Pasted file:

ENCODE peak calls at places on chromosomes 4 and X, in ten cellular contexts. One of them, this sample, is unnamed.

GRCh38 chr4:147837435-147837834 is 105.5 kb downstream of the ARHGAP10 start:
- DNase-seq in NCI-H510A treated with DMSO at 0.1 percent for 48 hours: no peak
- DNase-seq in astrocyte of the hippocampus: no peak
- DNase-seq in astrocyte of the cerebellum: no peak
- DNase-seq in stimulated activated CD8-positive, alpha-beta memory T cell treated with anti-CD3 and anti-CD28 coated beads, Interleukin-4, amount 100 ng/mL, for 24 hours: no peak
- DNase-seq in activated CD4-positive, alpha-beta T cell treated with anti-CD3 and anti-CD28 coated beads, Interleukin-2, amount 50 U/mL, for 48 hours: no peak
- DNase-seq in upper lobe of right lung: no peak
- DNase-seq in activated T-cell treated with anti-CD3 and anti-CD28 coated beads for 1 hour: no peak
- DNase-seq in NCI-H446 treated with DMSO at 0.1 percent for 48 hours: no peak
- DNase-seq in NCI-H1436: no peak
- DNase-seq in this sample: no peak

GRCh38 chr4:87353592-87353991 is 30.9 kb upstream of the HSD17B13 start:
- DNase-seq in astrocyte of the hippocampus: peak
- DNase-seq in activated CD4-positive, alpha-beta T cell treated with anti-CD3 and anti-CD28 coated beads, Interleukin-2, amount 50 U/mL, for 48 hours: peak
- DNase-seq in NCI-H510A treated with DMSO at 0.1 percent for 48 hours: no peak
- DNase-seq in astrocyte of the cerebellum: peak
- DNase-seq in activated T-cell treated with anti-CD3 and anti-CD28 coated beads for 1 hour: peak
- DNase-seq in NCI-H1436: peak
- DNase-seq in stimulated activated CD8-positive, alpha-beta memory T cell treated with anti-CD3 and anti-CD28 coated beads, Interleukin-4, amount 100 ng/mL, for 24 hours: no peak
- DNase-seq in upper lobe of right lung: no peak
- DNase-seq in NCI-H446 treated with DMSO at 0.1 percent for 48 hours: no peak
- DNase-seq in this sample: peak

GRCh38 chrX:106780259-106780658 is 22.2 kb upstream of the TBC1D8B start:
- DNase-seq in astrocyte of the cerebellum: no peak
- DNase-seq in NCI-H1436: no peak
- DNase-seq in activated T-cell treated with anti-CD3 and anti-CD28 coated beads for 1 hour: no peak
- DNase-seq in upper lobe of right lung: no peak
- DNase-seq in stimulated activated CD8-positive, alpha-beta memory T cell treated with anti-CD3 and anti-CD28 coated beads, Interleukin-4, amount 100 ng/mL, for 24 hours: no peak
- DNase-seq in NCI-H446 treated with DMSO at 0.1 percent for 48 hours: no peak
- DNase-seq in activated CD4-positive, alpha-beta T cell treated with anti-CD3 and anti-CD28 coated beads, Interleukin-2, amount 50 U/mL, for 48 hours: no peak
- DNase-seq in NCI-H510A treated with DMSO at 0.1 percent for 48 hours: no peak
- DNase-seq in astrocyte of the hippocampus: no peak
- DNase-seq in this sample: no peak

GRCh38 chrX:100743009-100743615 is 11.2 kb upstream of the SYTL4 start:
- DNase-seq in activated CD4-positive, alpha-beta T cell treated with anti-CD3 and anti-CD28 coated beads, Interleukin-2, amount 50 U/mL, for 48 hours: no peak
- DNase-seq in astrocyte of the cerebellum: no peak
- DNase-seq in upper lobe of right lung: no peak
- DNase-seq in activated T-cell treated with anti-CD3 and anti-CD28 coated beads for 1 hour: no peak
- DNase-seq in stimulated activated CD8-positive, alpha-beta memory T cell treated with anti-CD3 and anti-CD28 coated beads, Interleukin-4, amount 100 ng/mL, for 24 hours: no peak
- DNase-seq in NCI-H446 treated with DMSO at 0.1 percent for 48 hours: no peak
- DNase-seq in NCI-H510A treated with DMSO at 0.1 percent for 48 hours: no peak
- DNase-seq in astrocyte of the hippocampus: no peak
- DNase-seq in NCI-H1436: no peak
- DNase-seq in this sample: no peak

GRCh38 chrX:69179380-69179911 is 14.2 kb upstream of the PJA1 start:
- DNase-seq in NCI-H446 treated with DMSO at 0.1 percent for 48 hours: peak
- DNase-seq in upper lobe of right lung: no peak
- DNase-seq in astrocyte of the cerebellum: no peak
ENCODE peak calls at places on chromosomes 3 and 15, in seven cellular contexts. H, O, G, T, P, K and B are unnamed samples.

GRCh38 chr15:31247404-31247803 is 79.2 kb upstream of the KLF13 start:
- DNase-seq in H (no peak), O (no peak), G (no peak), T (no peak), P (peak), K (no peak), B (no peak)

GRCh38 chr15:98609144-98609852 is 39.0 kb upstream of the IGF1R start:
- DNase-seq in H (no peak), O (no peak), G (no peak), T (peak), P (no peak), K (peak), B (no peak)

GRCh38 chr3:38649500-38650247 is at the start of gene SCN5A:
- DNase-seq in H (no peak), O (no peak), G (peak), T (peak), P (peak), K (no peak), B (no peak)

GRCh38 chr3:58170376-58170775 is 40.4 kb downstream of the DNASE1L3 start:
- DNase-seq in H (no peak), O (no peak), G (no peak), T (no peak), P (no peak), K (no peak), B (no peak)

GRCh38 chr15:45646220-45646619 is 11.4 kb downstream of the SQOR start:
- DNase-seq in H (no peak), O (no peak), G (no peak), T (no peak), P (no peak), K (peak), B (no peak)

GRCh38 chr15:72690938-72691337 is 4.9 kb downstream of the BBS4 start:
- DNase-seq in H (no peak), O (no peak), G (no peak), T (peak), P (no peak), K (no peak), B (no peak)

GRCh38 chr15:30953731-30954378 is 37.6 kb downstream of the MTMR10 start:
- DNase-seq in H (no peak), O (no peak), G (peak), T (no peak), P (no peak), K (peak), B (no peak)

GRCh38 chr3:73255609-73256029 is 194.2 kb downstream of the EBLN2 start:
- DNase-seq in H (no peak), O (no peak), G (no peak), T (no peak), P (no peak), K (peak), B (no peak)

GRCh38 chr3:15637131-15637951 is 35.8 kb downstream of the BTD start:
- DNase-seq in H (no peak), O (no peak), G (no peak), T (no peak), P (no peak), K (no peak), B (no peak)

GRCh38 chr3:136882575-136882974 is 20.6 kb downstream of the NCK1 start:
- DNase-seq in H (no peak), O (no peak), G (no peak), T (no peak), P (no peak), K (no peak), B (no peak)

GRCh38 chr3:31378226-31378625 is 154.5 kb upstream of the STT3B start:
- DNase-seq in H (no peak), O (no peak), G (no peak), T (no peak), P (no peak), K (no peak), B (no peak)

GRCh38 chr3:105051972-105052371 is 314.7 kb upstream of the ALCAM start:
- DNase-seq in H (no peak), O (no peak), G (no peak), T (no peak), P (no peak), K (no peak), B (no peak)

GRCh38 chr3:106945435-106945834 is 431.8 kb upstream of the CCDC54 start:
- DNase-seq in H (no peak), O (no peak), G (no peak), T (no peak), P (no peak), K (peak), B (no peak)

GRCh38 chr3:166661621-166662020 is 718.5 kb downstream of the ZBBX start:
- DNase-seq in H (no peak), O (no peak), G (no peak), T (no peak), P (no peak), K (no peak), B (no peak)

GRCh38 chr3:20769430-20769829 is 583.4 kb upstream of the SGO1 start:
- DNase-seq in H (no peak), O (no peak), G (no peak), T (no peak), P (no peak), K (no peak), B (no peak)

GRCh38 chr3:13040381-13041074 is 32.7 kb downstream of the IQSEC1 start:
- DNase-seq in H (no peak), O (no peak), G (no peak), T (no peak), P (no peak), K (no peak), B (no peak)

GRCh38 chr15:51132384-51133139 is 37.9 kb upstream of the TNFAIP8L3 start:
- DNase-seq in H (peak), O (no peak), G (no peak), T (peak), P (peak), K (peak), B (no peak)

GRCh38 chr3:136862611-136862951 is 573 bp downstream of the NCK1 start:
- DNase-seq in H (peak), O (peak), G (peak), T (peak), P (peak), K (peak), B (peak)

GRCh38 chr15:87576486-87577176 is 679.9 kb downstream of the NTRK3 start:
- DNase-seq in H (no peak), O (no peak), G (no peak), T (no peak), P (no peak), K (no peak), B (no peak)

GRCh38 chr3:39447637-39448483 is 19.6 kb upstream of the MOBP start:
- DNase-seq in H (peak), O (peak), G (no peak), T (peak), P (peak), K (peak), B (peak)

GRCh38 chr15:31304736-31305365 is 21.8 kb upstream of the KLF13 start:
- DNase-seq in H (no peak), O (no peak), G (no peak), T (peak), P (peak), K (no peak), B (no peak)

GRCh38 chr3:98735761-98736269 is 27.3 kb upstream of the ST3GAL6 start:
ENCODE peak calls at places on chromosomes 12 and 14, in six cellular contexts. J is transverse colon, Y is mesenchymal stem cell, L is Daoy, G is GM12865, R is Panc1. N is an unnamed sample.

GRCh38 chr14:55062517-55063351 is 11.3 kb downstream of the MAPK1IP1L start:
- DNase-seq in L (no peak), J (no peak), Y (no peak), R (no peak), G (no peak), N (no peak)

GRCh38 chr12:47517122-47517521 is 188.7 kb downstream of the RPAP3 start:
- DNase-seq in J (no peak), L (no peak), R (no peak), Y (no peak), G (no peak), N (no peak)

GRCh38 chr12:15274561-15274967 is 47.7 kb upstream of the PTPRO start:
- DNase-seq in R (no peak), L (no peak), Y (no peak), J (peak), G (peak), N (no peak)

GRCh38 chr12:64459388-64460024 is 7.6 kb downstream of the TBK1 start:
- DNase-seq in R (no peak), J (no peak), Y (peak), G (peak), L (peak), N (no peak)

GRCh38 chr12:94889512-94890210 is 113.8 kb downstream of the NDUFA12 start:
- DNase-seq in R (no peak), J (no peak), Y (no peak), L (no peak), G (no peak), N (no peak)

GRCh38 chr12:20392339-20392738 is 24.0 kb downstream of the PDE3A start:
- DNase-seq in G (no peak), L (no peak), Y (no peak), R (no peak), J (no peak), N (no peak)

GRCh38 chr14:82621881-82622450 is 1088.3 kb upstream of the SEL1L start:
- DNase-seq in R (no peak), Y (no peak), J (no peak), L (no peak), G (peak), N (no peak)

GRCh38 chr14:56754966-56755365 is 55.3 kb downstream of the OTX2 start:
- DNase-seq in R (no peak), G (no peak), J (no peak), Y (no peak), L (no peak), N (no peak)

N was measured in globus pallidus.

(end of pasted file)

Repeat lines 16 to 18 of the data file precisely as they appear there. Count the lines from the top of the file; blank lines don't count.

- DNase-seq in NCI-H510A treated with DMSO at 0.1 percent for 48 hours: no peak
- DNase-seq in astrocyte of the cerebellum: peak
- DNase-seq in activated T-cell treated with anti-CD3 and anti-CD28 coated beads for 1 hour: peak